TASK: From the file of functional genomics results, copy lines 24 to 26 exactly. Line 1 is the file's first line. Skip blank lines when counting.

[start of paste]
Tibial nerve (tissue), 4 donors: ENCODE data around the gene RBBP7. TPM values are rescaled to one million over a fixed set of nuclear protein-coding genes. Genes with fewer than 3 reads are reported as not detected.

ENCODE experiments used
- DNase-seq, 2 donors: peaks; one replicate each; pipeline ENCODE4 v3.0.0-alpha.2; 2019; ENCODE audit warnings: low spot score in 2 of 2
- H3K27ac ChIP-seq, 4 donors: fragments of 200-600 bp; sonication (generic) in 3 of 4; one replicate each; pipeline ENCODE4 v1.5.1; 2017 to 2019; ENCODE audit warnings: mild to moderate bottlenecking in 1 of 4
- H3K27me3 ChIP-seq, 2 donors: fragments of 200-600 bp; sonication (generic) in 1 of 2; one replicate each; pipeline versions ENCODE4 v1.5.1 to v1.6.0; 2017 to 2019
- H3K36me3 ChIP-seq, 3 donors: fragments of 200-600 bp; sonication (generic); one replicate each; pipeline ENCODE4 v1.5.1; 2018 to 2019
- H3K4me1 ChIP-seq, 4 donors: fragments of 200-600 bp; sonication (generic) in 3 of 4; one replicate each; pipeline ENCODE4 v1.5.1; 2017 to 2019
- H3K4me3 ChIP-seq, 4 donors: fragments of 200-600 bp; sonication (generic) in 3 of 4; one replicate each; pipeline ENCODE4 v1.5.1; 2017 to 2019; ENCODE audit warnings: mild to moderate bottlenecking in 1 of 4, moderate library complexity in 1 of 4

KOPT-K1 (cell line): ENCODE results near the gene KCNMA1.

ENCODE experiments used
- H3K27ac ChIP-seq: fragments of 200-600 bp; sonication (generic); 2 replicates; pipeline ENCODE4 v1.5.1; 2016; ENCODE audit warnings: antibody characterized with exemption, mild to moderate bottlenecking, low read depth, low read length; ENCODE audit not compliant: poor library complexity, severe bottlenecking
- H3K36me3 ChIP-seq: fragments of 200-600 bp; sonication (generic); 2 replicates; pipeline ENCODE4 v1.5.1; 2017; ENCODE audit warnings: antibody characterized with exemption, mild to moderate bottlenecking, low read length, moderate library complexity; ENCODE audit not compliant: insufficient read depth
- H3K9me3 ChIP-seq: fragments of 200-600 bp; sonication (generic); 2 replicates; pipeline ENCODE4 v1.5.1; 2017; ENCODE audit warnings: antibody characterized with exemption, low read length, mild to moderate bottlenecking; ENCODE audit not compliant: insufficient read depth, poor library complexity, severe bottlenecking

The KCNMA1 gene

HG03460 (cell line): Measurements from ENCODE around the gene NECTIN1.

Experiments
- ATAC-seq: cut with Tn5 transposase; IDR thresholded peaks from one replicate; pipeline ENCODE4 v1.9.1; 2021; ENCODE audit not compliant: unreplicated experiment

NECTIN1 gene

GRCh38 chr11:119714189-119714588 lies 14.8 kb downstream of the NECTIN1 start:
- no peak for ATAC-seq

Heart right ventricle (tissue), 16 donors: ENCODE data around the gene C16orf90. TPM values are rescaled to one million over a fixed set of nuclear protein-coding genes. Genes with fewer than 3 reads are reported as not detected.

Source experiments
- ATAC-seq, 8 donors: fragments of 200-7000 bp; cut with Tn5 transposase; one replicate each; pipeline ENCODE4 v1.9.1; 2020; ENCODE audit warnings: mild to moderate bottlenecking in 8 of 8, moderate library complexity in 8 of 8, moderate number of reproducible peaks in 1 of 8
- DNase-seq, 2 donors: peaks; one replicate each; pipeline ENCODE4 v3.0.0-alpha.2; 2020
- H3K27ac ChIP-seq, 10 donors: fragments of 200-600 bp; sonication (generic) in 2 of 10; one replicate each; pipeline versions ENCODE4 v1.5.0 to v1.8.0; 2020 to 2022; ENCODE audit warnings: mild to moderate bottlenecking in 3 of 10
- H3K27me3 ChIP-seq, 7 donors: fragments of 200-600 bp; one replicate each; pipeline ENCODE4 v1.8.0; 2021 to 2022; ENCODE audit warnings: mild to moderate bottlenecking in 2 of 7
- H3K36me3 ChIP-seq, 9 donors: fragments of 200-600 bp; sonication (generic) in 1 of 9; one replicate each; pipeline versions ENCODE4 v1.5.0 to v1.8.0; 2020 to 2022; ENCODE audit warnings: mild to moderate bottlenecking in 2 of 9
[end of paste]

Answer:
- DNase-seq, 2 donors: peaks; one replicate each; pipeline ENCODE4 v3.0.0-alpha.2; 2020
- H3K27ac ChIP-seq, 10 donors: fragments of 200-600 bp; sonication (generic) in 2 of 10; one replicate each; pipeline versions ENCODE4 v1.5.0 to v1.8.0; 2020 to 2022; ENCODE audit warnings: mild to moderate bottlenecking in 3 of 10
- H3K27me3 ChIP-seq, 7 donors: fragments of 200-600 bp; one replicate each; pipeline ENCODE4 v1.8.0; 2021 to 2022; ENCODE audit warnings: mild to moderate bottlenecking in 2 of 7